Through the Threshold of Zingara Vintage


Previously published in The Wave.

I walked in Zingara Vintage the other day and my eye was drawn to a sparkling multicolored sequined blouse from the 80’s. The wide sleeves were shaped like the wings of a butterfly. An image of my Grandmother Pauline flashed in my head and I had a comforting feeling. Many items at Zingara Vintage remind me of my Grandma’s closet, filled with all its treasures. She had a wonderfully impactful, eclectic style– gold costume jewelry, lace shawls, retro sunglasses, big brimmed hats, long beautiful dresses.  When my sisters and I would sleep over, our favorite thing to do was playing dress-up with grandma’s garments and flashy accessories. We would pretend to be glitzy movie stars. Grandma would sometimes say “Oohh!! You girls look like Zsa Zsa Gabor!”

"You never know when the talent scouts will be out" Grandma Pauline

Grandma in the fur!

Some people get dressed up for special occasions, but my grandmother dressed beautifully every day. One of her famous lines was. “You never know when the talent scouts will be out.” She would have lipstick on whether she was going to Genovese or going to a wedding at Russo’s On The Bay. I’m her namesake and I’ve always felt a special connection to her. Grandma Pauline had a fun-loving, party personality, and when danced  into a room (she would actually twirl and whirl in), everyone noticed.

But it wasn’t all parties and twirls, and these days, I wonder how she managed it all. My grandfather died when my father was 10 years old. She was a single working mother with two sons growing up in the 50’s into the 60’s. She worked and commuted daily into Manhattan. She was a secretary for Head Bed, Co., a furniture and bedding store. I wish I knew more about that part of her life. But I do know it couldn’t have been easy to hold it all together.

I told Erin Silvers, owner of Zingara, about my grandmother and the memories of her I had when I stepped through the threshold of her magical boutique. “You’re not the first person to say that Paula! These garments invoke memories. They have soul and wisdom.”

“Was it always a dream of yours to open up a shop like this?” I asked Erin,  “I knew I wanted to be some kind of artist. Looking back, I was inspired by my mother. She raised 4 kids by herself and we moved a lot but each time we moved, our home was a nicer place. We never had much money but we always had nice things. She would stop on the side of the road when she spotted a good find. I would help her refurbish these items.”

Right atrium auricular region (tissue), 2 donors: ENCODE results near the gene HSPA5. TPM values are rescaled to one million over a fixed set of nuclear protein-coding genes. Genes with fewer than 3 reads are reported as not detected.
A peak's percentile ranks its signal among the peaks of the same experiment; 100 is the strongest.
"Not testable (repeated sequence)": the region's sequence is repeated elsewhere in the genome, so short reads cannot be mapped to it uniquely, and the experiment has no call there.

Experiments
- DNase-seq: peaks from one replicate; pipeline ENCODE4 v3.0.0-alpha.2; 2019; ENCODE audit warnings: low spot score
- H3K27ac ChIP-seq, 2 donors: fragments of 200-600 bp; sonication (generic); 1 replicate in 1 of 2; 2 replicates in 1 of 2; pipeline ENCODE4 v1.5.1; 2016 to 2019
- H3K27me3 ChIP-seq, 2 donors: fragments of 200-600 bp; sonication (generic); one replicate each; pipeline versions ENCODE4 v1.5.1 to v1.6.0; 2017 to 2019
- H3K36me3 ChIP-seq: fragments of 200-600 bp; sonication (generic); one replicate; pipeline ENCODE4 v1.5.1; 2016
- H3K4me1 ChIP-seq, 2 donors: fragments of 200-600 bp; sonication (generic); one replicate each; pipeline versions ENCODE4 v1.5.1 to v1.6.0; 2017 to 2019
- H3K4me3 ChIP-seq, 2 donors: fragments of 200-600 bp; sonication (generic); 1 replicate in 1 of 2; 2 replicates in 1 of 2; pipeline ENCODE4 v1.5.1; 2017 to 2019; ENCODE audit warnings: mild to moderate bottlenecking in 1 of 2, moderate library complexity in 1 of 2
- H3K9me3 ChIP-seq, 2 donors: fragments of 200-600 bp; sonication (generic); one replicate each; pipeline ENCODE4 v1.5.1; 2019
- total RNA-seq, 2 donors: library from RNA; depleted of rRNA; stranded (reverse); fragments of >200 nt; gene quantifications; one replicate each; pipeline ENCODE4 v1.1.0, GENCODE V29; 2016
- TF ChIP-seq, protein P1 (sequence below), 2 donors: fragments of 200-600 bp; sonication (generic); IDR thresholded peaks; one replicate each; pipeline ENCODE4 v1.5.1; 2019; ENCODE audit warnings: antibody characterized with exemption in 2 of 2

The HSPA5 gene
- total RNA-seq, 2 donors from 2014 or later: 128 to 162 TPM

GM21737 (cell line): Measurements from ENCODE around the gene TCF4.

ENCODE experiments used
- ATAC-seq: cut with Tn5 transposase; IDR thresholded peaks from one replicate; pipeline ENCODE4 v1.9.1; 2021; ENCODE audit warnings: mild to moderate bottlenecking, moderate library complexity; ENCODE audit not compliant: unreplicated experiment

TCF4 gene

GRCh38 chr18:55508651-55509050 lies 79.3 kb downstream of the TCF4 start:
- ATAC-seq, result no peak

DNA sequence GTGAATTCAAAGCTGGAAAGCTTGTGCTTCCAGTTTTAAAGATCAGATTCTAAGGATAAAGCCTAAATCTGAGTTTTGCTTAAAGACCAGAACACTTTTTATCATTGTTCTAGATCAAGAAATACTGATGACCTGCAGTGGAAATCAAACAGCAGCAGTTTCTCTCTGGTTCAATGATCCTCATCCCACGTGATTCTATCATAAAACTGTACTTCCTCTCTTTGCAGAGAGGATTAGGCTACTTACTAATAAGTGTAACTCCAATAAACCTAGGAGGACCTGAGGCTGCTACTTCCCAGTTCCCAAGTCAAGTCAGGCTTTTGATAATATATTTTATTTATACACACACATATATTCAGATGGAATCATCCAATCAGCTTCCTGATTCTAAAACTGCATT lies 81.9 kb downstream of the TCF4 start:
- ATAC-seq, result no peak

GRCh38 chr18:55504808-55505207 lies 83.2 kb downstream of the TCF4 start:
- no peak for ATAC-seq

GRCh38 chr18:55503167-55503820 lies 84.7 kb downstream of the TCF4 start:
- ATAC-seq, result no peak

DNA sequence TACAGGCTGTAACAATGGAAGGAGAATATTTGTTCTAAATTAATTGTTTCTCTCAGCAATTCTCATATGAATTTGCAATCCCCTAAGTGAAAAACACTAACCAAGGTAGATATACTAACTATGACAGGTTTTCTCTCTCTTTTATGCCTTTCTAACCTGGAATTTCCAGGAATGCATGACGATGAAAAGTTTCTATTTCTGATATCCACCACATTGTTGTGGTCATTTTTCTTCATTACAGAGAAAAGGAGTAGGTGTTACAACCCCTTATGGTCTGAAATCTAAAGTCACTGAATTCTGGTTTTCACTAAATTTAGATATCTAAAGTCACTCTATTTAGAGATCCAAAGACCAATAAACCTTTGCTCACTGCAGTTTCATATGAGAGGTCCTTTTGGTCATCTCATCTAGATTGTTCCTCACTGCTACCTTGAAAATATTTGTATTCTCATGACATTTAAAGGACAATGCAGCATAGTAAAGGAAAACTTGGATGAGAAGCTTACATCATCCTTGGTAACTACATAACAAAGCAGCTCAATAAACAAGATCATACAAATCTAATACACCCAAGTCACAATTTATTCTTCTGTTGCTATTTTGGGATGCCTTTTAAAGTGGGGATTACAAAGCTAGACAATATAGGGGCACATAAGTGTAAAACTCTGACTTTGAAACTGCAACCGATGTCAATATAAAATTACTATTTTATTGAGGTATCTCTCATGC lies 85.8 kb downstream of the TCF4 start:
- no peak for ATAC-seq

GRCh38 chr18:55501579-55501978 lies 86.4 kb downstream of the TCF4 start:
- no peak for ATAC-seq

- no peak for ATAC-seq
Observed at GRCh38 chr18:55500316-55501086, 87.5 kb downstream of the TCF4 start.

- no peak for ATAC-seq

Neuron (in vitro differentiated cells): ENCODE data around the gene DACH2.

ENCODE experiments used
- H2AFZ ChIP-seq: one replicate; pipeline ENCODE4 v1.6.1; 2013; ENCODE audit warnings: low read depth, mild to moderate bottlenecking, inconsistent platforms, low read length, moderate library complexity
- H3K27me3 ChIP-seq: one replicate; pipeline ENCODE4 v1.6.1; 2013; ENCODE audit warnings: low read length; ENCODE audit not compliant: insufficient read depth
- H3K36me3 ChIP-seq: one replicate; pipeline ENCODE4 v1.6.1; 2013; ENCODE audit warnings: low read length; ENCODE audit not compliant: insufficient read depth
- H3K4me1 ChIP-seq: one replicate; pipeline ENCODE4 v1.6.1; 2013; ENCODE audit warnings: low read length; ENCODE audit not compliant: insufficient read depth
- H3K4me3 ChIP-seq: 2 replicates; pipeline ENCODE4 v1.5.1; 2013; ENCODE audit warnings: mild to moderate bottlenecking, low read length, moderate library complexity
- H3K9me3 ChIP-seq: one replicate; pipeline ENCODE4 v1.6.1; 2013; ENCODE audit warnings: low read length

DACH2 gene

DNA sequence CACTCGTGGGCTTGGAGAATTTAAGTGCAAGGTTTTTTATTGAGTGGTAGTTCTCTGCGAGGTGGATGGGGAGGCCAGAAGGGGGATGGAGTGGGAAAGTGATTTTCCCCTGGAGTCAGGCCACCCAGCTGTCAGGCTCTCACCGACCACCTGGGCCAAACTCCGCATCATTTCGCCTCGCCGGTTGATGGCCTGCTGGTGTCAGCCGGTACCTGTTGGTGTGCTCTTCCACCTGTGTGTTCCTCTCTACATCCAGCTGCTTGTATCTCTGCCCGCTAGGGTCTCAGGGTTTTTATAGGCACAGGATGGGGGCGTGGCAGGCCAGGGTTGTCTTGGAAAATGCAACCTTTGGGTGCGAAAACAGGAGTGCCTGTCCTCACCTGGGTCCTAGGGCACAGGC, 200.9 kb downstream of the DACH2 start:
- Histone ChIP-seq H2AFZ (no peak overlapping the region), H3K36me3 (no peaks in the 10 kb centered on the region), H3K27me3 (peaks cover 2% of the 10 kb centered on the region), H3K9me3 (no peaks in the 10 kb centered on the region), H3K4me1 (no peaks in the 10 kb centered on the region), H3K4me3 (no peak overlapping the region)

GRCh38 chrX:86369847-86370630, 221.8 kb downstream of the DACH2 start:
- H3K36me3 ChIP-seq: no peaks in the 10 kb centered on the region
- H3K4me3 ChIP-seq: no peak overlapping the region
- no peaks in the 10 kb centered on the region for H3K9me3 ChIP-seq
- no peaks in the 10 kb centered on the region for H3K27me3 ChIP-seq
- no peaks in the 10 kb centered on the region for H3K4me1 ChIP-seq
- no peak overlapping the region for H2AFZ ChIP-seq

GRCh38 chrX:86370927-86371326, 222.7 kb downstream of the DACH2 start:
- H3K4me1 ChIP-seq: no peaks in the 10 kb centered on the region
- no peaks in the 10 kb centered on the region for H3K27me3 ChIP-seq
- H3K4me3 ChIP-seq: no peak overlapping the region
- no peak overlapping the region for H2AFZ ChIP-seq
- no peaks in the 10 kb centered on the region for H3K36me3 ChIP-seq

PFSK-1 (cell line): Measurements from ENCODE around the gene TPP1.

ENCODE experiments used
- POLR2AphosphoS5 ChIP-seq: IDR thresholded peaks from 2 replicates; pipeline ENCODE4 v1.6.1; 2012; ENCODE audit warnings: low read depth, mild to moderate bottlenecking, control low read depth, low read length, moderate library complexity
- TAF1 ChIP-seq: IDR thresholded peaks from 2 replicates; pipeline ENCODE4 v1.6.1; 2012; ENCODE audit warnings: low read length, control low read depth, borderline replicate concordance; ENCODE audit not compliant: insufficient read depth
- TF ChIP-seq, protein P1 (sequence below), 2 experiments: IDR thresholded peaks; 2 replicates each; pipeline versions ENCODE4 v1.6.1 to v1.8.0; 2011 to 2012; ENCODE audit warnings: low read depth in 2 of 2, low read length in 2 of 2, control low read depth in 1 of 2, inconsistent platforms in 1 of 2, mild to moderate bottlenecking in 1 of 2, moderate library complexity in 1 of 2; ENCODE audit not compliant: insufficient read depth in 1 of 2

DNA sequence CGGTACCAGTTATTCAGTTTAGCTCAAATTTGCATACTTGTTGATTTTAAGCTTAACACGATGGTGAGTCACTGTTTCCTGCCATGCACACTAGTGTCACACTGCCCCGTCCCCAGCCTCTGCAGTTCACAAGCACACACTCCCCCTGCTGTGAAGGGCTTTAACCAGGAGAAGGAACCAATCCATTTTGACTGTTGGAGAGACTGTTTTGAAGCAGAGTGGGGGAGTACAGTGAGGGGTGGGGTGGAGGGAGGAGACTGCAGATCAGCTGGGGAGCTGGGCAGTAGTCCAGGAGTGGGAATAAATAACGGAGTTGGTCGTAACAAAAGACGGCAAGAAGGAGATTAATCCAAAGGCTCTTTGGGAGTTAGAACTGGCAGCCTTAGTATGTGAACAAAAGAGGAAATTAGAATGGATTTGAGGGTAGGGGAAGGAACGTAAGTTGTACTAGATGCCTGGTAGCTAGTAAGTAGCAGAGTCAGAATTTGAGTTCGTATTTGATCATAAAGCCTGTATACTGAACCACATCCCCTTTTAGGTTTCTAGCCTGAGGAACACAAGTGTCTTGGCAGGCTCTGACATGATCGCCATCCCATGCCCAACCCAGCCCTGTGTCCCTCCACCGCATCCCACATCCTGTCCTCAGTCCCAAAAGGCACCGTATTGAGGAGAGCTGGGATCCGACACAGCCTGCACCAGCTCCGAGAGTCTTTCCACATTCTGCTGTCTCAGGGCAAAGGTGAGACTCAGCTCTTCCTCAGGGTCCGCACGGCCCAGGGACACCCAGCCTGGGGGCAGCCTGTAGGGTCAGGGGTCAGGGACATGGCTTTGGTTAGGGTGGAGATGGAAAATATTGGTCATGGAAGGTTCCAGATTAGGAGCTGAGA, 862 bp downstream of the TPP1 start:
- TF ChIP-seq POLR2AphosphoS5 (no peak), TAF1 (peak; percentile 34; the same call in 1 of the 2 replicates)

Like Grandma Pauline, her own mother and so many women, Erin is not only a career woman, but she’s a parent. I asked her about this.

“It was hard work.  It’s been more of a job than I ever imagined it to  be. I come from the art side of things so it took me a while to figure everything out. The community helped me tremendously in the first years before Sandy. My long time friend Melissa Mcallister let my daughter Mikaela  and I stay with her family for extended weekends. It wasn’t long before I knew this was my home. I’d host pop-ups in her driveway and at Lowtide while I was working as a bartender and at Whit’s place [Whitney Aycock], among other local businesses. Having community support gave me, and still does, flexibility as a mother and entrepreneur. The store is like a second home. So its nice that my daughter can be with me there, bring her friends and feel comfortable. Since we spend so much time at the shop, I curate it to feel like a sanctuary for my family and my customers. ”

Transport yourself into another era, discover new treasures and feel at home when you visit Zingara Vintage. The shop is located at 202 Beach 91st St. Winter hours are Friday-Monday, noon to 6pm. Erin is planning some special events this winter so keep an eye on Facebook and Instagram @zingaravintage.

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